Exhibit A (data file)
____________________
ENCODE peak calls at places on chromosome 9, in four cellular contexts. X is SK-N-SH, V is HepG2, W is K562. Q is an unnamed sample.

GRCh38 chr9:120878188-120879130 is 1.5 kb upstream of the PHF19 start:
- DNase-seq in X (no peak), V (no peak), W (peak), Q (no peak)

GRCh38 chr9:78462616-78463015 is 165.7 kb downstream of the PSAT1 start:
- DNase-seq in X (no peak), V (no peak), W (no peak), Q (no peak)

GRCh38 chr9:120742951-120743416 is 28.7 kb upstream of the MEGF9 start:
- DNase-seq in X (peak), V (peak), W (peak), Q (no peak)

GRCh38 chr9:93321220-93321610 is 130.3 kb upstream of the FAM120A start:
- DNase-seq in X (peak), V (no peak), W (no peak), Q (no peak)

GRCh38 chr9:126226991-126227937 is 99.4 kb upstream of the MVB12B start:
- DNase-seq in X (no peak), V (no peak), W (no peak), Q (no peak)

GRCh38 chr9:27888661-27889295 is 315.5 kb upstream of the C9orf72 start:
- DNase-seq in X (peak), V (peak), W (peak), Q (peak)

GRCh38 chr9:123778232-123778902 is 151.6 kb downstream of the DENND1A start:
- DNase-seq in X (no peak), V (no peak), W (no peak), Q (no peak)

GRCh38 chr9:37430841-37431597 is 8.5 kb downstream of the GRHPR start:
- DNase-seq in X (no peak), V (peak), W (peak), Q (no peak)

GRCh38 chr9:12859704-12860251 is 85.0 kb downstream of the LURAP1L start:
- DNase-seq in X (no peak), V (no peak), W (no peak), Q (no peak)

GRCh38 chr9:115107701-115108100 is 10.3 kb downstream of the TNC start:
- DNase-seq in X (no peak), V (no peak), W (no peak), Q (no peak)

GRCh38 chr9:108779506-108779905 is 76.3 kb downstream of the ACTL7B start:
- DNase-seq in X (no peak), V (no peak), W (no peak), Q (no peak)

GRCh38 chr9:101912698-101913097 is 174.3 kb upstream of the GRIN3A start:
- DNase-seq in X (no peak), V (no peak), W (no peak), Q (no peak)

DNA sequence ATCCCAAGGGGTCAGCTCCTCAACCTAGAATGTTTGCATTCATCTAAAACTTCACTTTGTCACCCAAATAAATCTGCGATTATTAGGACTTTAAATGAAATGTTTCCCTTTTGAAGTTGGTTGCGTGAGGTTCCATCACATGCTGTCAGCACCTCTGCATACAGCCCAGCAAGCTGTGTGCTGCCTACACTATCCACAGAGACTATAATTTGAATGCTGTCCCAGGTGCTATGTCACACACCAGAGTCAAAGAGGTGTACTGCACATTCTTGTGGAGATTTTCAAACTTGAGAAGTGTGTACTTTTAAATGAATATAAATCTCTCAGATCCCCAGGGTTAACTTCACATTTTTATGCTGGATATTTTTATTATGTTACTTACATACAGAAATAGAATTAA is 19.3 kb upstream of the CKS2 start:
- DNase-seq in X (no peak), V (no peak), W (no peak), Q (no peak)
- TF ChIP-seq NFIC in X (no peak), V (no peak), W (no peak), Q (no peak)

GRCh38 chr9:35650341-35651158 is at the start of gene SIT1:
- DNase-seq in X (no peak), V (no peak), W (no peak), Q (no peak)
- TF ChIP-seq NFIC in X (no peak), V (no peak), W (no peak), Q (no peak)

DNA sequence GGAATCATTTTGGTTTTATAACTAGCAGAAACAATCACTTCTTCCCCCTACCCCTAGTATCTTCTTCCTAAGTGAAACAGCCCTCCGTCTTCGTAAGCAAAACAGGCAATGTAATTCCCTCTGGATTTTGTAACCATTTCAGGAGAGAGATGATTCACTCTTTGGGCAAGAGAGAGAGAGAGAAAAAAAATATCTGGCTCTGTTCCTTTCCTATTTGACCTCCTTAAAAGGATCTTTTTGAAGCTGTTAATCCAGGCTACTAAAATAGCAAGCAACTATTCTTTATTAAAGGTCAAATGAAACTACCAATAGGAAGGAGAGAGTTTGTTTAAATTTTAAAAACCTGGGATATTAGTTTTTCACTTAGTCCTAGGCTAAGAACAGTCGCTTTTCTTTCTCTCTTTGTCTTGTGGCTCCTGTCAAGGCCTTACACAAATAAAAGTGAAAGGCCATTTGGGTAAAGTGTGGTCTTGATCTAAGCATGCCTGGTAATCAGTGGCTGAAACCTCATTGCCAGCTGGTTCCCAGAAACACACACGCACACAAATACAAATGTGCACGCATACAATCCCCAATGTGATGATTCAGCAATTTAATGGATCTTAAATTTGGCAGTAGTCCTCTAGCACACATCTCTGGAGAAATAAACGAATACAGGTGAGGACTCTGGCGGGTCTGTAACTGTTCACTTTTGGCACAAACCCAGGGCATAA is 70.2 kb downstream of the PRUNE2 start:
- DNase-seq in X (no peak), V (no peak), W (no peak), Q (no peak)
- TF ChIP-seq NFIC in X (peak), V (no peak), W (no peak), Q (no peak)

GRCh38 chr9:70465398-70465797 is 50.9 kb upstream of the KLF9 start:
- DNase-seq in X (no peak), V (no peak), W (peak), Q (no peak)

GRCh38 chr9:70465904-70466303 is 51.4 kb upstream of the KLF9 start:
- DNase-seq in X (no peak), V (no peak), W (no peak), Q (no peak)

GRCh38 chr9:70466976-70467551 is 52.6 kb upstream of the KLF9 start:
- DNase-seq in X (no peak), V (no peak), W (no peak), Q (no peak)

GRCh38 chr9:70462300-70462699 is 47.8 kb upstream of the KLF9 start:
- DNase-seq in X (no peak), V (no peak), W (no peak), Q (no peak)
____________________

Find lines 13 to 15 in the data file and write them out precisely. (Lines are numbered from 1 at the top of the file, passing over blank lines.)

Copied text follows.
- DNase-seq in X (peak), V (peak), W (peak), Q (peak)

GRCh38 chr9:123778232-123778902 is 151.6 kb downstream of the DENND1A start:
- DNase-seq in X (no peak), V (no peak), W (no peak), Q (no peak)